Renaming to Burj Khalifa is seen as gesture towards Emirati unity


By Loveday Morris

What’s in a name? Since opening to bursts of fireworks and sound on Monday night, one of the most common questions being raised about the world’s tallest tower is the surprise change of name to Burj Khalifa.

Long marketed and written about as Burj Dubai, with the name emblazoned on everything from the building’s internet site to souvenir T-shirts and a Metro station, Sheikh Mohammed bin Rashid, Prime Minister and Vice President of the UAE, surprised much of the country in unveiling the new name on Monday night.

The symbolism was not lost on most Emiratis, expatriates and analysts, who read a message of unity to the watching world in the name change as well as a show of appreciation to Sheikh Khalifa, President of the UAE, for his support of the emirate.

“I read it as a message of appreciation coming from Sheikh Mohammed to Sheikh Khalifa,” said Dr Abdulkhaleq Abdulla, a political science professor at UAE University. “Dubai has had a difficult time and in times of need Abu Dhabi was there and stepped in to come to Dubai’s aid. There’s nothing better than naming the tallest building in human history after him as a token of thanks.”

The message of unity was equally important.

“I think it’s a gesture to Abu Dhabi in the interest of promoting unity within the federation at a time that is perceived to be troubled,” said Dr Theodore Karasik, head of research at the Dubai-based Institute for Near East and Gulf Military Analysis. “It should not be seen as unusual, but [as] testimony to the strength of the UAE during economic crisis and aftermath.”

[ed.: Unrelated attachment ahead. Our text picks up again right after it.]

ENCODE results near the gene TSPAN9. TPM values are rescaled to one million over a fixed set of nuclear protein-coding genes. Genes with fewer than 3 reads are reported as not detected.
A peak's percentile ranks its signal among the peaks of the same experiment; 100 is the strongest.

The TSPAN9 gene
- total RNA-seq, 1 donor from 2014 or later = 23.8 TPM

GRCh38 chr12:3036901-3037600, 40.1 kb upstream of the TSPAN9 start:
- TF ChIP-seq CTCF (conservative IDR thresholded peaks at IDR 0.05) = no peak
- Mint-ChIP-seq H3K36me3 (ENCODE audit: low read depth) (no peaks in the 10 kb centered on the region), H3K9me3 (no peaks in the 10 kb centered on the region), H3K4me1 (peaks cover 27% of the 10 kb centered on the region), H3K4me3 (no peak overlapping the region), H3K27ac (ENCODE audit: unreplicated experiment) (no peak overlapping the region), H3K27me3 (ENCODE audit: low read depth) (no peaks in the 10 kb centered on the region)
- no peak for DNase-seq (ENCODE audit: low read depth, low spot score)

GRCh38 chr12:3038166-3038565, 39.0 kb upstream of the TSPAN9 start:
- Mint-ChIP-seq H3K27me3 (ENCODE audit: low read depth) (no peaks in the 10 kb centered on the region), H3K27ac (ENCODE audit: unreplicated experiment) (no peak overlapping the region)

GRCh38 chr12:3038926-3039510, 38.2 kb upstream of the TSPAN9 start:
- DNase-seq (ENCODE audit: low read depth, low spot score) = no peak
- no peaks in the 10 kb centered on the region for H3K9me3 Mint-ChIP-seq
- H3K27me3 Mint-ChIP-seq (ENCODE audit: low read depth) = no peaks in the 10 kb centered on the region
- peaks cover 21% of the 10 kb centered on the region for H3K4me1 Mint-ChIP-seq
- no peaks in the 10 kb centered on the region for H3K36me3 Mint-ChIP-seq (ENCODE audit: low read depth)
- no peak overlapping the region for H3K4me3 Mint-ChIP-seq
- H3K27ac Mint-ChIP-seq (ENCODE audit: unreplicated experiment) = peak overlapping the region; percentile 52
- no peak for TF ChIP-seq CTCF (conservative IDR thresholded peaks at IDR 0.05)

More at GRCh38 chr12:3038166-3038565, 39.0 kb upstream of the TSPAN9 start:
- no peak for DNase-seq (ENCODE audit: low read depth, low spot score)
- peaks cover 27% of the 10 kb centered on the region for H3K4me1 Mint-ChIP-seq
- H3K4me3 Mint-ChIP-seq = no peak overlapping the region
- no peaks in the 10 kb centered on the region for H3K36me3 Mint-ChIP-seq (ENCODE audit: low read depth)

There have been other recent outward expressions of the strength and unity of the federation, Dr Karasik said.

“It’s a theme we are seeing,” he said. “Before you wouldn’t really see posters of the President in Dubai and now you see many.”

The “we are all Emirates” campaign launched in November in response to negative international media coverage was meant to “send a message to the world about the unity of all of those who live on the soil of our country,” said Muaath al Merri, the director of the campaign.

The renaming also has a practical effect on the people living in the tower’s shadow.

Residents of the Burj Dubai district, for example, were still adjusting yesterday to the new name. Many said that it would take time to get used to calling it the Burj Khalifa and that, at least for a while, it would probably still be called Burj Dubai by those who live in its considerable shadow.

“I was surprised by the name change,” said one Lebanese resident. “In practice, people will still call it the Burj Dubai because that is what it has been called since construction began. Subconsciously, Burj Dubai is the name shaped in your head.”

A British resident who has lived near the base of the tower for 18 months agreed that many would continue to use the old name. “Of course people will try and use the new name but habit may see them continue to use Burj Dubai, as it is more familiar,” he said. “But Burj Khalifa gives it more of a national identity.”

There had been no decision made on changing the name of Burj Dubai Metro station, which was opened on Monday, the Roads and Transport Authority (RTA) said. An RTA spokesman said there was no announcement pending about changing signboards and street names to reflect the new name.

No matter the moniker, Dr Abdulla said, the concept of national unity was the one that resonated most. “There are 1,001 messages one could read into this gesture, but in the end what it’s showing is unity,” he said.